Driven to Distraction
My sixteen year old son has started driving. Now, I don’t mean to scare my readers by telling you this. I do not in any way mean to infer that the roads of Cottage Country have become less safe. In truth, so far he has displayed the attributes of a good and cautious driver. But you know boys …
I remember learning to drive myself, when my parents would let me behind the wheel on the quiet backroads leading to our cottage. Those roads are not as quiet anymore, so I felt it more prudent to enroll my son in a young driver’s course. Not that I was scared to teach him myself, but I recalled an old promise I had made after my first and only attempt to teach someone to drive … that would be my wife.
When we first met in Banff, Alberta, all those many years ago, this beautiful young girl with whom I was smitten did not drive, and I bravely (or stupidly) decided I could teach her. It would end up being the supreme test of true love. I’m not too sure if I was having trouble explaining, or my girlfriend was having trouble hearing, but her learning to drive was full of bumps on the road. I sometimes still wake with a start in the night; I dream of bumping down steep embankments when corners were taken too quickly, of sitting cockeyed on a curb after a parallel parking job that had gone horribly wrong, and of yelling “Sorry” out of the passenger window more times than I cared to count. In truth, perhaps more out of good fortune than talent, I can say with certainty that no property was damaged, nor were any pedestrians flattened during this time.
Wanting to put my teaching days firmly behind me, I dropped my wife-to-be off for her first test. She drove off with some strange man, while I waited outside the office. They were gone for about 45 minutes, before pulling back into the lot. I saw her have a long conversation with the instructor, and then she approached me a little teary-eyed. She had failed. No worries I told her, they often fail people on their first testing. We would polish up the mistakes and return in a few weeks.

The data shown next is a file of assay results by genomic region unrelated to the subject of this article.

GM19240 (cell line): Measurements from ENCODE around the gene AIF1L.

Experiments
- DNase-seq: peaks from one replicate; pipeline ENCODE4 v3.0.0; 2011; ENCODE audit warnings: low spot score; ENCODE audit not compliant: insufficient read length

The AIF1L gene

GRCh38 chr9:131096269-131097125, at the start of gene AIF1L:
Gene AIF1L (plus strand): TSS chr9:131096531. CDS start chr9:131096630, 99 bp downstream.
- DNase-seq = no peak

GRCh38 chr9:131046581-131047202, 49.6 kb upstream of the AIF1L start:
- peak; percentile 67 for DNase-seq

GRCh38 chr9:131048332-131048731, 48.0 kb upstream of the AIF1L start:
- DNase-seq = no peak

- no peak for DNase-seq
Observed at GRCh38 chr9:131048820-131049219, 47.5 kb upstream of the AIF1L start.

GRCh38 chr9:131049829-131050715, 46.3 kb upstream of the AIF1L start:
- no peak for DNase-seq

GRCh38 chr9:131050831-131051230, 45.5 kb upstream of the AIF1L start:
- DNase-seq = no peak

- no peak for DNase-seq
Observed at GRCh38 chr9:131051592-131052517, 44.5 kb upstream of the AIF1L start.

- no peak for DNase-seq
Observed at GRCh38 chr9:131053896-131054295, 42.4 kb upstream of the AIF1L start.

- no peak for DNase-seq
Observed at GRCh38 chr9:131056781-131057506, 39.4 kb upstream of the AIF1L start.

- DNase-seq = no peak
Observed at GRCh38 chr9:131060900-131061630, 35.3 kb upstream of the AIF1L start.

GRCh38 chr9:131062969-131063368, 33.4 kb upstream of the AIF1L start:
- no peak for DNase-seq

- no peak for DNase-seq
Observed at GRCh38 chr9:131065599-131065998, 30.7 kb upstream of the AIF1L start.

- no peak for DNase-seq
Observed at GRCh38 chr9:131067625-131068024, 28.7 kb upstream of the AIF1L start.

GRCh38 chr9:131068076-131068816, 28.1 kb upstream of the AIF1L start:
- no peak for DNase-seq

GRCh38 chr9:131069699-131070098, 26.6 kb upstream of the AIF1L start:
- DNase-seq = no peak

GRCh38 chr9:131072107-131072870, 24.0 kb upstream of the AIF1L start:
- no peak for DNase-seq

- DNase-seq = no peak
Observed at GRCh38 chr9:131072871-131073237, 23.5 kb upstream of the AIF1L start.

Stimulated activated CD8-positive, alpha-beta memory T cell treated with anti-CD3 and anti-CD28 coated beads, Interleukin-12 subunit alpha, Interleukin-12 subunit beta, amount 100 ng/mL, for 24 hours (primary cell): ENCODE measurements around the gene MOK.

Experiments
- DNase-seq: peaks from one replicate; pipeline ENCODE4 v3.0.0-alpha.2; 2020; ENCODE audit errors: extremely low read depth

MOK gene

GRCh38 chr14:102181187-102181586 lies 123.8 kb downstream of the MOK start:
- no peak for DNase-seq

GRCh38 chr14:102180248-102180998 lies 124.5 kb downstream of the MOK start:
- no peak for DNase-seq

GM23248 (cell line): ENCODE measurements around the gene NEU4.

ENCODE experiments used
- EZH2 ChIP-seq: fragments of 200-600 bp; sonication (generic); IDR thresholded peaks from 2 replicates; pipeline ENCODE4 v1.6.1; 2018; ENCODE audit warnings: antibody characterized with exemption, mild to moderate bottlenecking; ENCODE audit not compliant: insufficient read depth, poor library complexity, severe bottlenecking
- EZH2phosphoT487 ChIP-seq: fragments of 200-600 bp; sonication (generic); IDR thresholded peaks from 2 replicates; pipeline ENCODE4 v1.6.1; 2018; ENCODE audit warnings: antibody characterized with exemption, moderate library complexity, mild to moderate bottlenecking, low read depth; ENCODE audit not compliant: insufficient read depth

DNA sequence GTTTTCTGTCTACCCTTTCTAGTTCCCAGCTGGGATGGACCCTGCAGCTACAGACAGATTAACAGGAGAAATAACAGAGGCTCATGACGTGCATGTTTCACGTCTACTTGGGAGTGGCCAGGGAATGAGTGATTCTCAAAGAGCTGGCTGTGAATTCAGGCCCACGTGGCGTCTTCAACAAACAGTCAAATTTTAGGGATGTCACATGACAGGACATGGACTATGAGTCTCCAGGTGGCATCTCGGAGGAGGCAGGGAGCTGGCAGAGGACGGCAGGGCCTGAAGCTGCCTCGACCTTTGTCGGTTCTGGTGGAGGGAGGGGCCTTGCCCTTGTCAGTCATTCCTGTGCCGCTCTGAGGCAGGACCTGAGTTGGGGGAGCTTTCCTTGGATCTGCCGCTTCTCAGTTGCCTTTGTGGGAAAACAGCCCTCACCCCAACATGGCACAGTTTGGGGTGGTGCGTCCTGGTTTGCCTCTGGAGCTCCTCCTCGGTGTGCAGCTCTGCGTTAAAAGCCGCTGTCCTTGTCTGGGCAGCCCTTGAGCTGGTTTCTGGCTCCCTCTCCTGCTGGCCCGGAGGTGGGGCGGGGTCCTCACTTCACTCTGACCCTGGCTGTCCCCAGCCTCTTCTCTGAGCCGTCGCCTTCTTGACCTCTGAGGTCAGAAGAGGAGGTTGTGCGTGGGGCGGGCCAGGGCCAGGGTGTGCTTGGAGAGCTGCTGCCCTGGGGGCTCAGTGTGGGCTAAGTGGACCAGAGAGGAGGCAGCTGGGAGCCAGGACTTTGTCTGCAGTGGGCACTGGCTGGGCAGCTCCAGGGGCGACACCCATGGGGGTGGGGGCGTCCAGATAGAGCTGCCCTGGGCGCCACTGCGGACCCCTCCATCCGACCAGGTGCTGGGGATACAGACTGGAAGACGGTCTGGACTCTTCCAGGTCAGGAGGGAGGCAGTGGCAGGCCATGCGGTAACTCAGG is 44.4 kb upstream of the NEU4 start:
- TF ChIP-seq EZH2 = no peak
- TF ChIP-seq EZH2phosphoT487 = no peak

The second attempt didn’t last very long at all. Off she drove with the old fellow, only to return within five minutes. The instructor jumped briskly from the car, and strode unsteadily back into his office, his complexion ashen white. The object of my adolescent affections stayed sitting in the car, with a look of anger on her face, a look that until then I had thought was saved just for me. I approached with trepidation. “ I can’t believe that grumpy old ogre,” she hissed. “It’s not like I actually hit the lady on the crosswalk.”
I believe the old ogre retired on that day, but at the time I did not have that uplifting news to share with her. Back to the road we went. We returned several times for tests. It was the same routine, but with a different instructor each time, which I assumed was a new policy. The battle cry seemed to be “Let the new guy do this one!” Anyway, in the end she finally did get her licence, and, over time, she has become a skilled and safe driver. And in spite of my obviously poor teaching, we did marry, so I guess she forgave me. I did make a promise to myself to never be a driving instructor again, which brings us back to our son.
My reason for telling you that there is another Ross on the road is not meant to worry anybody, but rather to simply address that one inherent fact of life – the quick passing of time. It seems only yesterday that I was scared out of my wits courtesy of the boy’s mother, and now he is learning to drive. Getting their driving licence is just the next stage in gaining their freedom, and another step in their separation from us. Do we worry about having them behind the wheel – sure we do, but we also must trust their skill and their sense of judgement. Having your kid driving is just one more of those hurdles in the journey of life.
Speaking of hurdles, I fear that if and when my sweet wife reads this blog, I might find that the story also becomes a hurdle, and perhaps ends up being our second major test of true love. Drive safe this summer!